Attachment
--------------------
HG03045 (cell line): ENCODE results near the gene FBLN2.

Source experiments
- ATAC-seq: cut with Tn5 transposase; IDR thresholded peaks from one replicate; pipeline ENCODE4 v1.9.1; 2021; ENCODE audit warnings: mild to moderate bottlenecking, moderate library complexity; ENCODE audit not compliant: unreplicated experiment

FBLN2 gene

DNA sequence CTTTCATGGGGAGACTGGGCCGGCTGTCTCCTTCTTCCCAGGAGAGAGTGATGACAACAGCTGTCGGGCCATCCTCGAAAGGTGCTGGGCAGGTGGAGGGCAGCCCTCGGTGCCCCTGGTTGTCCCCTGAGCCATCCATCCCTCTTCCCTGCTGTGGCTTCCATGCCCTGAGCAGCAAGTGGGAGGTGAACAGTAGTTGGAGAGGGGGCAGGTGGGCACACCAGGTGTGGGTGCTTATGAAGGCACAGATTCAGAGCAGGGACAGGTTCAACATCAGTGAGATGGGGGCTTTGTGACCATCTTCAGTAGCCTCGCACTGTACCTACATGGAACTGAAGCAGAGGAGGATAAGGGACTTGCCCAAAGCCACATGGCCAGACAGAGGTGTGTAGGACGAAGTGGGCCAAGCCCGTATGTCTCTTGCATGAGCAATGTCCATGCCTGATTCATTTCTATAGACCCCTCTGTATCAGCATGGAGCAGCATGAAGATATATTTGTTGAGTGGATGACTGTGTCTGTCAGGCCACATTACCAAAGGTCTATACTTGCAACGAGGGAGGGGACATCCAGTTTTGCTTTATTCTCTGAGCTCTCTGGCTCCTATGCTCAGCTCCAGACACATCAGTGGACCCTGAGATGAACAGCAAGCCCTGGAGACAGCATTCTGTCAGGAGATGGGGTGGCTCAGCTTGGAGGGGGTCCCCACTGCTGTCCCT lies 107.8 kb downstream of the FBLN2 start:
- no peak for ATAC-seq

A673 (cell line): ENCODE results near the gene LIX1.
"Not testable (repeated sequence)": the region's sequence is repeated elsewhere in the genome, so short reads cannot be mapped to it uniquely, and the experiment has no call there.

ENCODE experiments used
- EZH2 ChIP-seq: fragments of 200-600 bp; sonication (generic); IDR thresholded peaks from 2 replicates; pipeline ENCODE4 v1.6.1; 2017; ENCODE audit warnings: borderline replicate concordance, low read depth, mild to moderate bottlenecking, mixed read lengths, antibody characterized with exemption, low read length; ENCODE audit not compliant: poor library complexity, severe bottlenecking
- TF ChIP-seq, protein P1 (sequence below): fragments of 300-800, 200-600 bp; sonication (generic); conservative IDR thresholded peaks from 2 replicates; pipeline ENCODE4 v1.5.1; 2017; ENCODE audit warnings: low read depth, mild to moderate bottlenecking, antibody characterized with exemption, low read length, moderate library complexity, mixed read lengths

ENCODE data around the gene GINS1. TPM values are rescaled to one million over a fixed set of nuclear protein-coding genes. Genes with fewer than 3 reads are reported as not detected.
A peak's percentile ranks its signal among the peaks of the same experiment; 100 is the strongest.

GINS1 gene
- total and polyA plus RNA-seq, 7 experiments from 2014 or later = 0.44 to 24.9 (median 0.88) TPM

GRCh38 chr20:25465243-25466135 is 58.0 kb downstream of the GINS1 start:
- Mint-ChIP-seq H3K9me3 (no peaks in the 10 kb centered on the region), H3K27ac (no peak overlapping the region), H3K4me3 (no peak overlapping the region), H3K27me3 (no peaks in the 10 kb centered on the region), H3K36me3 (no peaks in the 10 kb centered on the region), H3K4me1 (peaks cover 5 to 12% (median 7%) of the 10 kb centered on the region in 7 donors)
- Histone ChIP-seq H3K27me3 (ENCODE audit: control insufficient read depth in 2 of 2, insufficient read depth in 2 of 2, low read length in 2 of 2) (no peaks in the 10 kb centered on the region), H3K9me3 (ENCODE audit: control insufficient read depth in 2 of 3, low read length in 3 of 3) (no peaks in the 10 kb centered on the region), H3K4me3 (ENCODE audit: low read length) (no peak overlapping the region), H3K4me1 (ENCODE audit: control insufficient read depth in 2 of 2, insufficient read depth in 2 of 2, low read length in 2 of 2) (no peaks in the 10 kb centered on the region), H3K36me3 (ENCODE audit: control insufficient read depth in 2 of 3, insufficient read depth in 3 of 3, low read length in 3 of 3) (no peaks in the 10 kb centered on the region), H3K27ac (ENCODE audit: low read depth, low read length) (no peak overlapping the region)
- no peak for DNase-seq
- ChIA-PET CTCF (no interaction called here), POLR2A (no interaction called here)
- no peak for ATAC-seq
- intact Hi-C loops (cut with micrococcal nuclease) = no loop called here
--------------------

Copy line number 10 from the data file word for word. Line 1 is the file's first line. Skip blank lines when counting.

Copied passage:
- EZH2 ChIP-seq: fragments of 200-600 bp; sonication (generic); IDR thresholded peaks from 2 replicates; pipeline ENCODE4 v1.6.1; 2017; ENCODE audit warnings: borderline replicate concordance, low read depth, mild to moderate bottlenecking, mixed read lengths, antibody characterized with exemption, low read length; ENCODE audit not compliant: poor library complexity, severe bottlenecking